I love primary sources. Not only can you learn interesting information—that may include actual, accurate, facts (with allowances for misspellings and such)—but primary sources often convey a flavor or sense of the moment and suggest additional lines of inquiry. With that in mind, let’s take a closer look at Jonathan M. Clark’s 1833 U. S. Army enlistment paper as featured in our earlier post “Jonathan Joins the Army” and see what we can infer from the information there.
First of all, how do we know this Utica, New York, enlistment belongs to “our” Jonathan M. Clark? Census and other records show that there are plenty of Clarks from New England, born about the same time as our JMC, some of whom served in the army, and some of whom came to the Michigan/Wisconsin Territory in the early 1830s. My research shows there may even have been a second, unrelated, “Jonathan M. Clark” in the Territory at about the same time. So how do we connect our JMC with this 1833 army recruit?
I spent quite some time working on this issue with Clark descendant Liz Hickman. We looked at the JMC facts and documents that we had at our disposal: birth place, birth year, profession and, especially, JMC’s signature. Some of the facts were more firmly established than others, but most importantly, we had several authentic JMC signatures from Wisconsin in the 1840s and 1850s that could be compared to the 1833 army enlistment signature.
We concluded that the shapes of the capital J, M and C at the start (or as an initial for) his first, middle and last names were relatively consistent and characteristic. And, for the final “K” in Clark, Jonathan used a particularly distinctive version of one of the several cursive forms of the letter K that were typical at that time, to which he often added a long, thick swipe of the pen at the end of the letter. Depending on the document, this extra flourish on the K is more or less prominent, but the shape of the K, and usually the extra flourish at the end are consistent features of his signature and, we believe, make a firm connection between the 1833 army recruit and the Mequon resident of the 1840s and 1850s. I’ll write a post discussing and illustrating JMC’s signatures in the near future.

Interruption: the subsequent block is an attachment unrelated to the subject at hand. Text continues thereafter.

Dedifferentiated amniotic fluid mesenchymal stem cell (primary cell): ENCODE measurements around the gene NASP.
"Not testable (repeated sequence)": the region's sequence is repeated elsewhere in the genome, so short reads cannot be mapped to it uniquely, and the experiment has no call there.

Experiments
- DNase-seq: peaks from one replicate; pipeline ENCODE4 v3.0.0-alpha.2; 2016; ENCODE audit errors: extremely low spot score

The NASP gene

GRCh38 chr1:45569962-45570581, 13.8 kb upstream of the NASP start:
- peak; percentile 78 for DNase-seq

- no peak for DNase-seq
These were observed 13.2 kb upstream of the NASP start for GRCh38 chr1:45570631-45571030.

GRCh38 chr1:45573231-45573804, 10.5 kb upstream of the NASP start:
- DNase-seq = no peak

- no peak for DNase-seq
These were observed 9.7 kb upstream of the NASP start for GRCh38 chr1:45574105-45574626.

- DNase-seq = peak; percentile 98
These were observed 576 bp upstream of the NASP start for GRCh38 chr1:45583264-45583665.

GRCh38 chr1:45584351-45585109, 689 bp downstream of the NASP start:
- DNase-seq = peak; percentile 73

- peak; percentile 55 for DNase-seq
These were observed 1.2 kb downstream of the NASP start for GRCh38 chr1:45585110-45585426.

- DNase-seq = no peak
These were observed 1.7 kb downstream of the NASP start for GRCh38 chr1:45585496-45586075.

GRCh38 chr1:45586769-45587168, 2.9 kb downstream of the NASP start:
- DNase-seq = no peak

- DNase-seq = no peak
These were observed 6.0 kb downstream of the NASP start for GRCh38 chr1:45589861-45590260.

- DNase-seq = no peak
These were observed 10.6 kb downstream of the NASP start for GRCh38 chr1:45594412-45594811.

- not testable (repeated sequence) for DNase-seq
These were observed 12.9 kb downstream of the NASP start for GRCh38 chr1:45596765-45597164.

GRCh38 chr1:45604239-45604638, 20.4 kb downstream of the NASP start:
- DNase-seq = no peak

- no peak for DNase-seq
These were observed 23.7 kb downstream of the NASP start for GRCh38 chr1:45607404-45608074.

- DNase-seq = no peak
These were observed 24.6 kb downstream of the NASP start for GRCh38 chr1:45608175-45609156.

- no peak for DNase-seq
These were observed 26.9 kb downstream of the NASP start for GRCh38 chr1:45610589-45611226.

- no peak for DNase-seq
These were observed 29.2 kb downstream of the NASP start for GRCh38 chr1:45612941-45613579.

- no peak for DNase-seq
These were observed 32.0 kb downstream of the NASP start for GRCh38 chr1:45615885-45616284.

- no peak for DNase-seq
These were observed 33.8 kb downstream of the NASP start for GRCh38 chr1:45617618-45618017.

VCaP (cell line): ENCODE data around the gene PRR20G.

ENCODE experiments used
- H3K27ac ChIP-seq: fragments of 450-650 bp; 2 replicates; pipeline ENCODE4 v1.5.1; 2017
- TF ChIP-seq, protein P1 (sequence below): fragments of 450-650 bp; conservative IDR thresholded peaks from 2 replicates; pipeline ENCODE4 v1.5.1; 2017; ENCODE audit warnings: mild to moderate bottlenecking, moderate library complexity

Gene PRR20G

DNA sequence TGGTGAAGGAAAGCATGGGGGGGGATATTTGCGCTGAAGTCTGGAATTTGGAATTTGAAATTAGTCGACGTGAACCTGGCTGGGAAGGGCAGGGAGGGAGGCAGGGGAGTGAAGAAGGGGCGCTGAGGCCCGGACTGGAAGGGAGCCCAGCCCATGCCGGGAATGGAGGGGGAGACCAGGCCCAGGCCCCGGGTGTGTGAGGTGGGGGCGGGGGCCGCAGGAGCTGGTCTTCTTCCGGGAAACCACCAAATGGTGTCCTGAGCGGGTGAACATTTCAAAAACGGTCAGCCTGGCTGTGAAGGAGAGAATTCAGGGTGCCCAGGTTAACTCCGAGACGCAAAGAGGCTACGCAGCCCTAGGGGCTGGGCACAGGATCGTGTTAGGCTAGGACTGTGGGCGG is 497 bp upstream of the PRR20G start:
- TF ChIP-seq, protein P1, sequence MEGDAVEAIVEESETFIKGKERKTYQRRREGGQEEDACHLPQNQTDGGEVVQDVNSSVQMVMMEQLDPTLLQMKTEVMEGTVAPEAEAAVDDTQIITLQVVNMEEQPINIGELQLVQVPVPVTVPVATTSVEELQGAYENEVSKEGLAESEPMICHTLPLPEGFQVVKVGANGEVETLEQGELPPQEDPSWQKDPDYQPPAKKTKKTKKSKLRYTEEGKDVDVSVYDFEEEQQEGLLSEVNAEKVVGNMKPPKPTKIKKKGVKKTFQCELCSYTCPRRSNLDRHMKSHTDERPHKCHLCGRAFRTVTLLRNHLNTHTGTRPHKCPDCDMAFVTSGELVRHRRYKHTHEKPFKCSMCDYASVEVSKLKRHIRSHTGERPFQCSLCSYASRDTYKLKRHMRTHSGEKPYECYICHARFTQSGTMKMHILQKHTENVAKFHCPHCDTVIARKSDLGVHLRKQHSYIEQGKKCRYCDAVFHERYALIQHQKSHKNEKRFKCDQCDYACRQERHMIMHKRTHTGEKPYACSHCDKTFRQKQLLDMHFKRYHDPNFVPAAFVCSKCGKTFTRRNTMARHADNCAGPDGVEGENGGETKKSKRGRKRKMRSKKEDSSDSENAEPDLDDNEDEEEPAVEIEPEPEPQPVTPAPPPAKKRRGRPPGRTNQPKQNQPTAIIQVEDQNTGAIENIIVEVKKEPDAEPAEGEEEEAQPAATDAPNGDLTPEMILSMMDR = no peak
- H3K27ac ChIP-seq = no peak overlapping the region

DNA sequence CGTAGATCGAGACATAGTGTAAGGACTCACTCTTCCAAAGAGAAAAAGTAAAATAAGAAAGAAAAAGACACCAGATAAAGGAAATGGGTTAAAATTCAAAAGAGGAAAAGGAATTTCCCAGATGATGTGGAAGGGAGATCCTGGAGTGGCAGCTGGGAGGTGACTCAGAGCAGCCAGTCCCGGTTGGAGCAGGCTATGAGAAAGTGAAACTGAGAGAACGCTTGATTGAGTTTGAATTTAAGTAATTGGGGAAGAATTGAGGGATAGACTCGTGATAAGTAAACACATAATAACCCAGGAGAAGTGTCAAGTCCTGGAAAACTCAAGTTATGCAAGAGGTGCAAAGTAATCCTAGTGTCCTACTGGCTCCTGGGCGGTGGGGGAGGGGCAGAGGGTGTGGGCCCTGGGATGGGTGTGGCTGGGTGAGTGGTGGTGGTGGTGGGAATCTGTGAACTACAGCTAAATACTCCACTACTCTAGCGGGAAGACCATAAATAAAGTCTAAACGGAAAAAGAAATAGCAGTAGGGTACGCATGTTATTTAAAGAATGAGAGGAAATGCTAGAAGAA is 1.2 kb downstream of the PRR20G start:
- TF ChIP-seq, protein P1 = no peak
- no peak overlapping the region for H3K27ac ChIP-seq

The 1833 enlistment paper also allows us to infer a birthdate for Jonathan. Based on the different handwriting and ink thicknesses, it appears that JMC gave his enlistment information to army Capt. John Clitz on Thursday, September 19, 1833, and then returned to swear the oath and sign the document in front of E. [Ezra] S. Barnum, Justice of the Peace, on Saturday, September 28, 1833. So on Thursday, September 19, 1833, when Jonathan gave his age as twenty-two years, it could have meant he had just turned twenty-two that day, or he could be as much as twenty-two years, 364 days old. Thus—if JMC’s recollection was correct, and the recruiting officer’s math was accurate (and neither assumption is assured throughout the nineteenth-century)—this would give Jonathan a birthdate sometime between Thursday, September 20, 1810 and Thursday, September 19, 1811.* (Keep this in mind when in future posts we investigate additional birth date and year information for JMC.)
The enlistment form also adds detail to what we know about Jonathan’s physical appearance. Click the link to his portrait photograph and imagine hazel eyes, light brown hair, dark complexion, and a height of five feet 7 1/4 inches, “free from all bodily defects and mortal infirmity” (i.e. chronic or terminal illness) that would prohibit him from performing the duties of a soldier. All these characteristics seem to agree with the photograph except, perhaps, “dark complexion.” (Could it be that a deep “farmer’s tan” of his youth faded in the decade or two that passed between 1833 and when we assume the later photograph was taken?) And—we’re happy to note—Jonathan M. Clark was “entirely sober” when he enlisted in the Army of the United States of America.
Finally, take note Jonathan’s stated place of birth: Derby, Vermont. As far as we know, Jonathan always claimed Vermont birth. But exactly where he was born and where he was raised remain mysteries. Look for future posts about early Derby and its neighbor town of Stanstead, Lower Canada (present-day Quebec), and connections between other families from those areas and Washington and Ozaukee counties.
*Yep, all three dates in this paragraph were Thursdays. I checked.